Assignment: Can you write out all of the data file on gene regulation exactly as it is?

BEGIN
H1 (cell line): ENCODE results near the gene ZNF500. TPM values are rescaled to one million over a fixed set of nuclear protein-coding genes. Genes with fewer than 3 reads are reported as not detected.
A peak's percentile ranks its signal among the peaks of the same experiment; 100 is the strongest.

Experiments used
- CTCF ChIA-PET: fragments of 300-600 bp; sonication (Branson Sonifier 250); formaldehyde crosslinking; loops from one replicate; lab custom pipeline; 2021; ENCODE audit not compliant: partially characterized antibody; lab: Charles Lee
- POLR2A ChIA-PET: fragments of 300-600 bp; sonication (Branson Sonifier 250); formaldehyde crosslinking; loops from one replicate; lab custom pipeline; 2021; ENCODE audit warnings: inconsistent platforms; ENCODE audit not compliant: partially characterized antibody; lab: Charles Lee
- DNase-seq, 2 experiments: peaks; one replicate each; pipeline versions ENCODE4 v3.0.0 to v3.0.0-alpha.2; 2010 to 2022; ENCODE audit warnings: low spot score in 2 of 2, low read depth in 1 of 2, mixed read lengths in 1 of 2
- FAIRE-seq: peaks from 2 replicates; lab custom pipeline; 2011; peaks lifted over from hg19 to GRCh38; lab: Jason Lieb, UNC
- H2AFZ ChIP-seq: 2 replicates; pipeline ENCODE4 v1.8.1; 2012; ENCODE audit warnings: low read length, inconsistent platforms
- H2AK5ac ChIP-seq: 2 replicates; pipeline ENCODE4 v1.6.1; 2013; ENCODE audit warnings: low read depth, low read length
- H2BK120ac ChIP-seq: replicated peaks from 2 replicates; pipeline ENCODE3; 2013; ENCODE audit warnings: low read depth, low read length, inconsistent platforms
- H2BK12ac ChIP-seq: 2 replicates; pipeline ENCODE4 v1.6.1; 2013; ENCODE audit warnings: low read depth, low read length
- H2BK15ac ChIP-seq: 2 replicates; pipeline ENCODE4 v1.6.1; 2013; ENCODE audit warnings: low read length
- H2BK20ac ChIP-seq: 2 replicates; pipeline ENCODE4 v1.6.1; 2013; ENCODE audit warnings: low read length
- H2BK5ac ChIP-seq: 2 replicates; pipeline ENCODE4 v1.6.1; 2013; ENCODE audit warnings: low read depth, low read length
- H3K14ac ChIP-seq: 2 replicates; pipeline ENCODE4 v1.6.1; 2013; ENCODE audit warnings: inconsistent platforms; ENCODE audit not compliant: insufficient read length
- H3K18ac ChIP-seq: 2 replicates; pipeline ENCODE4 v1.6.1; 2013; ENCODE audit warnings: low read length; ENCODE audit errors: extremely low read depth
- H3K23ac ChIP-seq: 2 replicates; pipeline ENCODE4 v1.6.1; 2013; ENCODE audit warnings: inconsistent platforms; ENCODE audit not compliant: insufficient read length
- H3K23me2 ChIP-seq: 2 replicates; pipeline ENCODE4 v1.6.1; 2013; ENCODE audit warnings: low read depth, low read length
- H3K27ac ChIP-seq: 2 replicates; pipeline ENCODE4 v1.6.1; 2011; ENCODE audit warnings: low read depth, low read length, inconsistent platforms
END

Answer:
H1 (cell line): ENCODE results near the gene ZNF500. TPM values are rescaled to one million over a fixed set of nuclear protein-coding genes. Genes with fewer than 3 reads are reported as not detected.
A peak's percentile ranks its signal among the peaks of the same experiment; 100 is the strongest.

Experiments used
- CTCF ChIA-PET: fragments of 300-600 bp; sonication (Branson Sonifier 250); formaldehyde crosslinking; loops from one replicate; lab custom pipeline; 2021; ENCODE audit not compliant: partially characterized antibody; lab: Charles Lee
- POLR2A ChIA-PET: fragments of 300-600 bp; sonication (Branson Sonifier 250); formaldehyde crosslinking; loops from one replicate; lab custom pipeline; 2021; ENCODE audit warnings: inconsistent platforms; ENCODE audit not compliant: partially characterized antibody; lab: Charles Lee
- DNase-seq, 2 experiments: peaks; one replicate each; pipeline versions ENCODE4 v3.0.0 to v3.0.0-alpha.2; 2010 to 2022; ENCODE audit warnings: low spot score in 2 of 2, low read depth in 1 of 2, mixed read lengths in 1 of 2
- FAIRE-seq: peaks from 2 replicates; lab custom pipeline; 2011; peaks lifted over from hg19 to GRCh38; lab: Jason Lieb, UNC
- H2AFZ ChIP-seq: 2 replicates; pipeline ENCODE4 v1.8.1; 2012; ENCODE audit warnings: low read length, inconsistent platforms
- H2AK5ac ChIP-seq: 2 replicates; pipeline ENCODE4 v1.6.1; 2013; ENCODE audit warnings: low read depth, low read length
- H2BK120ac ChIP-seq: replicated peaks from 2 replicates; pipeline ENCODE3; 2013; ENCODE audit warnings: low read depth, low read length, inconsistent platforms
- H2BK12ac ChIP-seq: 2 replicates; pipeline ENCODE4 v1.6.1; 2013; ENCODE audit warnings: low read depth, low read length
- H2BK15ac ChIP-seq: 2 replicates; pipeline ENCODE4 v1.6.1; 2013; ENCODE audit warnings: low read length
- H2BK20ac ChIP-seq: 2 replicates; pipeline ENCODE4 v1.6.1; 2013; ENCODE audit warnings: low read length
- H2BK5ac ChIP-seq: 2 replicates; pipeline ENCODE4 v1.6.1; 2013; ENCODE audit warnings: low read depth, low read length
- H3K14ac ChIP-seq: 2 replicates; pipeline ENCODE4 v1.6.1; 2013; ENCODE audit warnings: inconsistent platforms; ENCODE audit not compliant: insufficient read length
- H3K18ac ChIP-seq: 2 replicates; pipeline ENCODE4 v1.6.1; 2013; ENCODE audit warnings: low read length; ENCODE audit errors: extremely low read depth
- H3K23ac ChIP-seq: 2 replicates; pipeline ENCODE4 v1.6.1; 2013; ENCODE audit warnings: inconsistent platforms; ENCODE audit not compliant: insufficient read length
- H3K23me2 ChIP-seq: 2 replicates; pipeline ENCODE4 v1.6.1; 2013; ENCODE audit warnings: low read depth, low read length
- H3K27ac ChIP-seq: 2 replicates; pipeline ENCODE4 v1.6.1; 2011; ENCODE audit warnings: low read depth, low read length, inconsistent platforms